KARACHI: The country’s stock market is bearing the brunt of political uncertainty. The KSE-100 Index – a benchmark for market performance – has undergone a tumultuous ride this year with the ongoing Panama case making investors jittery.
However, Finance Minister Ishaq Dar believes that slide of the rupee, which lost 3.2% in value against the US dollar on Wednesday, is also due to the same reason. In a statement, Dar said that certain elements were taking advantage of the uncertain times in Pakistan’s politics and exploiting it as an opportunity to make money in the foreign exchange market.
Nevertheless, on Wednesday, the Pakistani rupee suffered its biggest one-day loss since 2008 and closed at its lowest value in three and a half years.
“This is an earthquake for the currency market and badly shakes investor confidence,” Forex Association of Pakistan President Malik Bostan told The Express Tribune.
Currency dealers say there is panic because of uncertainty.
“What is creating more confusion is that Finance Minister Ishaq Dar repeatedly said that the government would maintain the exchange rate. And now we see this sudden rise in the value of dollar,” he added.
Despite the situation, Bostan said that there was market talk that the government wanted to devalue the rupee, but nobody knew this could happen in just two hours. Just after the sudden fall in the rupee value, eyes turned towards the State Bank of Pakistan (SBP).
Dealers were wondering whether the sharp decline in the rupee value was the result of speculation or did it have the government’s blessing.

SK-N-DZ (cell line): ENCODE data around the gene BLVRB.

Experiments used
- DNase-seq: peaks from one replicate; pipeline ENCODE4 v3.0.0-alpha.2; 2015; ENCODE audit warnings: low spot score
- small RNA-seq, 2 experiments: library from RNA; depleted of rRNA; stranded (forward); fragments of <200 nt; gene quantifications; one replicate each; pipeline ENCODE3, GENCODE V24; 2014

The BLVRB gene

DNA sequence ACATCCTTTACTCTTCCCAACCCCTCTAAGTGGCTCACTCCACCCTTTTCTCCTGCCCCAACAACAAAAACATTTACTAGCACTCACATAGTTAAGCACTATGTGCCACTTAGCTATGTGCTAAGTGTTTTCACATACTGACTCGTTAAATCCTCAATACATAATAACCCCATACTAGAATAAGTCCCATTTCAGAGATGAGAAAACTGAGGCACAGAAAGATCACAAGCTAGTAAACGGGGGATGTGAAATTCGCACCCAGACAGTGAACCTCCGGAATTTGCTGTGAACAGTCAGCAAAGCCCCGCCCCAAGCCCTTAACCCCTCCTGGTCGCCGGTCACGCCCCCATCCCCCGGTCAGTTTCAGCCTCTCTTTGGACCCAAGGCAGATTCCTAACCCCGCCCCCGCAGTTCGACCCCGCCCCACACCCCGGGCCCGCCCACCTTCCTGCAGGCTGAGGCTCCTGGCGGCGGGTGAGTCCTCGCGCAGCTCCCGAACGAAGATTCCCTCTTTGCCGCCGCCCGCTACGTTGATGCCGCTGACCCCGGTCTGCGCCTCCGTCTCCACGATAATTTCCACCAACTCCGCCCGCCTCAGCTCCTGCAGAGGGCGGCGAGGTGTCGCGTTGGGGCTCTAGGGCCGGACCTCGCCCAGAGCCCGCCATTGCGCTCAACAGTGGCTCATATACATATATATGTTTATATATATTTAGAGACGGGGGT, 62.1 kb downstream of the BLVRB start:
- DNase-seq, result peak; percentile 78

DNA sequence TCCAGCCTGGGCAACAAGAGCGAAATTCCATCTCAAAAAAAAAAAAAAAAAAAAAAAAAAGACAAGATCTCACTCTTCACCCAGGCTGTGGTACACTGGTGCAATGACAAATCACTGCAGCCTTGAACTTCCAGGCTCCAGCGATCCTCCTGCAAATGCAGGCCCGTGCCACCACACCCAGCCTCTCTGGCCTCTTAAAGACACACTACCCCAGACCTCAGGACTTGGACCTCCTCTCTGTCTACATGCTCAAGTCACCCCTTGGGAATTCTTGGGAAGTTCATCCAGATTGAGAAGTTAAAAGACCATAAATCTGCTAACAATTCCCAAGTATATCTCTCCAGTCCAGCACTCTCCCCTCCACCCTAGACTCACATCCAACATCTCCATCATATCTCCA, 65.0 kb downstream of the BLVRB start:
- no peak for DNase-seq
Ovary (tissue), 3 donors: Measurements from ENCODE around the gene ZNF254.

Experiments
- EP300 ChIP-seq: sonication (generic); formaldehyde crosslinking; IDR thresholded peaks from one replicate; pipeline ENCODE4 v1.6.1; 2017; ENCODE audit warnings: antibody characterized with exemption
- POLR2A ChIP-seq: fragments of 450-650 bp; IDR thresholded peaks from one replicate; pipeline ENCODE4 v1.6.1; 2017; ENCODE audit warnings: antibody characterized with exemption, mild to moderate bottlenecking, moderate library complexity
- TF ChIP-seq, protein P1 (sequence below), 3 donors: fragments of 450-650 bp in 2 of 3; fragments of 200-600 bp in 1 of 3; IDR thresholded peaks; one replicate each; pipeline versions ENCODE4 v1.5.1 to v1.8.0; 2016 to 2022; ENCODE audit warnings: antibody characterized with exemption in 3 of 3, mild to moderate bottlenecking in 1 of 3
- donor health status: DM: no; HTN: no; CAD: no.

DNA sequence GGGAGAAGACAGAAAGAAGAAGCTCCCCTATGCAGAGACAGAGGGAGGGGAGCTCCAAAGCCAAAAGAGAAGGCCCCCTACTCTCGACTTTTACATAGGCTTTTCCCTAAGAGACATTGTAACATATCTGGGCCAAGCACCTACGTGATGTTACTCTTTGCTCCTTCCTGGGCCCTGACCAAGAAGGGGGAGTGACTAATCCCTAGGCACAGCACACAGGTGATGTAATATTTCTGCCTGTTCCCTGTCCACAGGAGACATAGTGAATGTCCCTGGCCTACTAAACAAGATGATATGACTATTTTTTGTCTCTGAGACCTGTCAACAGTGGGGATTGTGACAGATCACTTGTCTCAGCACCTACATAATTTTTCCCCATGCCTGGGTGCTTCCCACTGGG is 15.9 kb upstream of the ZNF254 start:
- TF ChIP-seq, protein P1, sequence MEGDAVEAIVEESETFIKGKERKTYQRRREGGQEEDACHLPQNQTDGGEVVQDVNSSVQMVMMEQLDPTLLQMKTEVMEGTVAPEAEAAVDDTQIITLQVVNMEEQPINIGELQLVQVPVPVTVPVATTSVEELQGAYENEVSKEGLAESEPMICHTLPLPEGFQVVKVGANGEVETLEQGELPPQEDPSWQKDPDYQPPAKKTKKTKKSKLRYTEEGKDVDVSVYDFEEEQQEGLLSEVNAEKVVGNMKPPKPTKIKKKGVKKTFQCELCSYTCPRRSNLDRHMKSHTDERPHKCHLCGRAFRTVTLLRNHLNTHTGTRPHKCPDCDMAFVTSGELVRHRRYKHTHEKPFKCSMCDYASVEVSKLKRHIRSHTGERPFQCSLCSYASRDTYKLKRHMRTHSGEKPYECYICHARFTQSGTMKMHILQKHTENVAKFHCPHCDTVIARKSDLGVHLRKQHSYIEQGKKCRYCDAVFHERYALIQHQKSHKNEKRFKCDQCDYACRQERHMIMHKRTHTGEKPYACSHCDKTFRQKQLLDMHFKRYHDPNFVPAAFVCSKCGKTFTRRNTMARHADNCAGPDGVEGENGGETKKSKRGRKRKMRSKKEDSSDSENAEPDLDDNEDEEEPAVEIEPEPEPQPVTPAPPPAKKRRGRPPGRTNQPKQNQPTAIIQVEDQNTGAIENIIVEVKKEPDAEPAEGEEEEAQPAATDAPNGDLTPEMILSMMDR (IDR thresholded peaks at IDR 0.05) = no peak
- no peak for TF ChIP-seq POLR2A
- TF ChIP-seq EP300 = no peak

An analyst at Paracha International Exchange Pvt Limited commented that the sudden fall in the rupee value in just two hours caused panic in the market.
Clearing the air
Unexpectedly, the SBP issued a press statement supporting the fall in the value of the rupee. “The current exchange rate is broadly aligned with the economic fundamentals,” according to the SBP statement issued on Wednesday.
The move was surprising because the central bank has been supporting the rupee against the dollar by intervening in the open market during the last few years of this government.
The finance minister has been a big supporter of a strong rupee and since taking office in 2013, the PML-N has been trying to keep the rupee stable. However, his stance has been bitterly opposed by exporters who think artificial support to the rupee is creating problems for Pakistan’s exports at a time when regional competitors have devalued their currencies to support their exports.
Analysts say the government wanted to continue its stable rupee policy but it has recently come under severe pressure to devalue the rupee because of sharp rise in imports and decline in exports.
Published in The Express Tribune, July 6th, 2017.